Telling Your Priest That You Got Blasted on St. Patrick’s Day, Despite Giving Up Booze for Lent

In a situation like this, Baker says, “If you make a private vow or promise that you’re not going to touch alcohol for those 40 days and you divert from that, you have to hold yourself accountable and put the onus on yourself. So if you come to confession and admit to being gluttonous, I might recommend for you to do some charitable works, or to donate food or money to a good cause. I’d also recommend that you do some of your own private prayers to God. Basically, I try to convey to people that I’m just an intermediary, and though I can forgive them of whatever sins they’ve committed, the onus is on them to complete the sacrament and to do something to show their penitence.”

Also, Baker says that it’s important to do what you can to avoid these sins in the future. Just to come to him and confess and then to commit the same sins over and over again kind of misses the point of confessing, he points out, as you’re supposed to learn from the experience.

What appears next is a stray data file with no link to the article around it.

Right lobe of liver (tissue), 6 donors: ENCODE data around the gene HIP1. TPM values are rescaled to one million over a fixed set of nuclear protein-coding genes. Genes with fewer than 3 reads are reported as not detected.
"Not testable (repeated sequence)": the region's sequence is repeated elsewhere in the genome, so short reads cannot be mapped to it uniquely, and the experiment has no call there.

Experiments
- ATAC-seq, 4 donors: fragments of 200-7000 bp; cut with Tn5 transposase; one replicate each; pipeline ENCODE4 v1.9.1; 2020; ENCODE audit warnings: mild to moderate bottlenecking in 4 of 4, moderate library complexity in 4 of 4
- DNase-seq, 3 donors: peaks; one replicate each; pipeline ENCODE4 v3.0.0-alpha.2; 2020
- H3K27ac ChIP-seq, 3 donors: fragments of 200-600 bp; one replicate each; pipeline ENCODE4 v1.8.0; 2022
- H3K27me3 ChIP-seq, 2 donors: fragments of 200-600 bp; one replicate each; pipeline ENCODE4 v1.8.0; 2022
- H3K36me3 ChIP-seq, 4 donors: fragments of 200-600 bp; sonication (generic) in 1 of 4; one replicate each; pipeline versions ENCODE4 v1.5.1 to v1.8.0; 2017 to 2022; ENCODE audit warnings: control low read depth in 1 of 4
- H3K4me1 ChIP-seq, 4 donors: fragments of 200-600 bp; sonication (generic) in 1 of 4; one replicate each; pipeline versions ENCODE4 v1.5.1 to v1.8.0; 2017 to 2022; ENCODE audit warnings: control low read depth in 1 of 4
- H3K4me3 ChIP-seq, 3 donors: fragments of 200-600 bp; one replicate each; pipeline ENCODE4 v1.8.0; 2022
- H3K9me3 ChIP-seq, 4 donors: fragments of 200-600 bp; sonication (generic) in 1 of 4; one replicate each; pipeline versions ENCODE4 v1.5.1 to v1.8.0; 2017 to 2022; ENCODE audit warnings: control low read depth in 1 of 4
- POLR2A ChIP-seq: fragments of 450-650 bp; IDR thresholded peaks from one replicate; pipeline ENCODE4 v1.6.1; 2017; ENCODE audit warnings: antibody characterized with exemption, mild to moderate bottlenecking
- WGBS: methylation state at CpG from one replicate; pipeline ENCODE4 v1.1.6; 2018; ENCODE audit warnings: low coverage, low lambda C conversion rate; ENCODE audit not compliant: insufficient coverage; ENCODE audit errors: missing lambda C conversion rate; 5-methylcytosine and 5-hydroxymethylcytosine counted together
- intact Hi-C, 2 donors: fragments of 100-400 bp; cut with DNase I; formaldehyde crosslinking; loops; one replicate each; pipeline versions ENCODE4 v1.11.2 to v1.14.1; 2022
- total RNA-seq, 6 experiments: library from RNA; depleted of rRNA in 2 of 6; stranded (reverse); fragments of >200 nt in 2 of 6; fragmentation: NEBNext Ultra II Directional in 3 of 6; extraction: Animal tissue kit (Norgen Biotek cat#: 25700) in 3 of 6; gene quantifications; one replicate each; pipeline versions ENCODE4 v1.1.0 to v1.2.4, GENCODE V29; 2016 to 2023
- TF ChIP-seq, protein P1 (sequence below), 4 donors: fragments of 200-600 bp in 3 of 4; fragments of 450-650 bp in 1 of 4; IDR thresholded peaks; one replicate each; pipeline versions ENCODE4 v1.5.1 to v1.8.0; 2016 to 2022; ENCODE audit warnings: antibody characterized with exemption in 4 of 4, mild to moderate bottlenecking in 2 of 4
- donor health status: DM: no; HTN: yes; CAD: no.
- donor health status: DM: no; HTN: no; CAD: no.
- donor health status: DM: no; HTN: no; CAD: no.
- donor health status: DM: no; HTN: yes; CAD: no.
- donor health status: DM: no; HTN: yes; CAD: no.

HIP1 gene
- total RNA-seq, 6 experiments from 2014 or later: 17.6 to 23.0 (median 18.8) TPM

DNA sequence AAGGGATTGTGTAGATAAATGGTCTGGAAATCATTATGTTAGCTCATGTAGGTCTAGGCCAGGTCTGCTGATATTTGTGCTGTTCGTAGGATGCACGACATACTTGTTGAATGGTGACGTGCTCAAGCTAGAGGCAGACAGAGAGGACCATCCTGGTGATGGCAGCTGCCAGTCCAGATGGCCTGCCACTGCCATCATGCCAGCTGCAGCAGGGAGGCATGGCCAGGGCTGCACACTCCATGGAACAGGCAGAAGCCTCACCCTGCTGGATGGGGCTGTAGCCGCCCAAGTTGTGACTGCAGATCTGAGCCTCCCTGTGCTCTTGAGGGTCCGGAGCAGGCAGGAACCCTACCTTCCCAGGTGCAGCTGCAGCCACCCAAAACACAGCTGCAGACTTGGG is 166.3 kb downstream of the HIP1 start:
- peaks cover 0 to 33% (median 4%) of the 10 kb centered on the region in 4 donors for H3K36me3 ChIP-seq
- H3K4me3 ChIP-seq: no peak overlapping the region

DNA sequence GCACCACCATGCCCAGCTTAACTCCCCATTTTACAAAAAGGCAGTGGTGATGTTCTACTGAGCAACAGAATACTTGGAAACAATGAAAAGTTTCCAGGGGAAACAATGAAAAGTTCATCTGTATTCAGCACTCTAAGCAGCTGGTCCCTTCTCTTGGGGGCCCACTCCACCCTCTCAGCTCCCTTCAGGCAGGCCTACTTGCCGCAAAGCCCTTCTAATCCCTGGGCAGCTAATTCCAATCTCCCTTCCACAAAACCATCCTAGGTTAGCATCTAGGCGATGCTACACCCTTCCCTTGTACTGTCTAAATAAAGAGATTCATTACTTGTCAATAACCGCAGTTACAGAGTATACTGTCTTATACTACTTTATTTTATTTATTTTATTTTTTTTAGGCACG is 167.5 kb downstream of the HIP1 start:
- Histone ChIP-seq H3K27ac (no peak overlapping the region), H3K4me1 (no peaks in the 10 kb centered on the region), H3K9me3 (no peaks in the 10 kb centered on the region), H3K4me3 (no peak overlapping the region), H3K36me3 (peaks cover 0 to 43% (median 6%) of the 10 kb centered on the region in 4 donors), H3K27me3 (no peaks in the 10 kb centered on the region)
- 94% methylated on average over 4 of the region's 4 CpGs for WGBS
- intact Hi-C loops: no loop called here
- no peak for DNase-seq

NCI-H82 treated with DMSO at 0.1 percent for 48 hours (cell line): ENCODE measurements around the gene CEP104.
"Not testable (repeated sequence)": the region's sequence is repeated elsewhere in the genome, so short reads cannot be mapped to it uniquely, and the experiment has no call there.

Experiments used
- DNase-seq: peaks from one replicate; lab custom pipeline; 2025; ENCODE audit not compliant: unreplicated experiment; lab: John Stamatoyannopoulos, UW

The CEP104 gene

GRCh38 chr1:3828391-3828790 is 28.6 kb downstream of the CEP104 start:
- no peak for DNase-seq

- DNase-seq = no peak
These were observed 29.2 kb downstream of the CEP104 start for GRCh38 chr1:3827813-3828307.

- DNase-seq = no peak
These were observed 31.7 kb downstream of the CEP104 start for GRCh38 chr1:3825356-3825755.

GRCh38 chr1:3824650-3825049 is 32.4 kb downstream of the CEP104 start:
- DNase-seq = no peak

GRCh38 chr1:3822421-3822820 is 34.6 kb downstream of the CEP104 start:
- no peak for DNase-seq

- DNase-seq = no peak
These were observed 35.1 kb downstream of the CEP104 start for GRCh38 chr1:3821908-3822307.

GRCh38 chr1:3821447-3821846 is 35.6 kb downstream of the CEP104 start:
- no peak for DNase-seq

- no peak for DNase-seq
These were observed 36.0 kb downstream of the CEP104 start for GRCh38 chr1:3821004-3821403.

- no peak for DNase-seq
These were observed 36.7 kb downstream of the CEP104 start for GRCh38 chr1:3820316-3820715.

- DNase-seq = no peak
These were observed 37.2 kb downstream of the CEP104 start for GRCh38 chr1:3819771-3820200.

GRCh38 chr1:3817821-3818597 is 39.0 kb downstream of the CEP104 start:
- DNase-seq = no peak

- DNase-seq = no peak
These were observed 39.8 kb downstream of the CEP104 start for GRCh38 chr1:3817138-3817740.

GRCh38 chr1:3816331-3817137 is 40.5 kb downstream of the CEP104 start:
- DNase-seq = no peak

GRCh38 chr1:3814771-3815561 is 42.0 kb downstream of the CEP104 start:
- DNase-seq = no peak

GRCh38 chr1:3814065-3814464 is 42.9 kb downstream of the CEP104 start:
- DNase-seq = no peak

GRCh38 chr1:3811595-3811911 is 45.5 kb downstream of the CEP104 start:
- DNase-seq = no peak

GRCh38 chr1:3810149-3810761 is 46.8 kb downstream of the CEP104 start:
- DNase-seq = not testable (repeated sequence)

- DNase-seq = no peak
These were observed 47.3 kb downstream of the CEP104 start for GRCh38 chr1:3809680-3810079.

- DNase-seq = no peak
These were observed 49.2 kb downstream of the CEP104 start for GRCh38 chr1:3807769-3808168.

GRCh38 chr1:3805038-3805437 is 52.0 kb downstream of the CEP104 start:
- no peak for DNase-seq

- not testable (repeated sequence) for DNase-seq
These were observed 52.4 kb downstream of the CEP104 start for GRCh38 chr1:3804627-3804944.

Telling Your Friend That You’ve Shared Their Darkest Secret

“That’s a big one,” says Baker. Violating the trust of a close friend is something you should never take lightly, and the consequences for doing so will likely be severe. To offer a comparison, Baker says that if he were to violate the trust of someone who had confessed their sins to him, he would be excommunicated from the church. Similarly, if you blab about how your best bud once made out with his cousin to a bunch of your friends, that friend of yours may never forgive you for it.

Baker adds that he’s seen this happen to friends who never reconcile over it, and usually the person who broke that trust is more haunted by it than the person who had the secret. Regardless, you’ll have to face the music on this one and tell your friend what happened. You can explain that you were drunk, but it’s important that you take full responsibility for your actions, and maybe, over time, you can regain that person’s trust.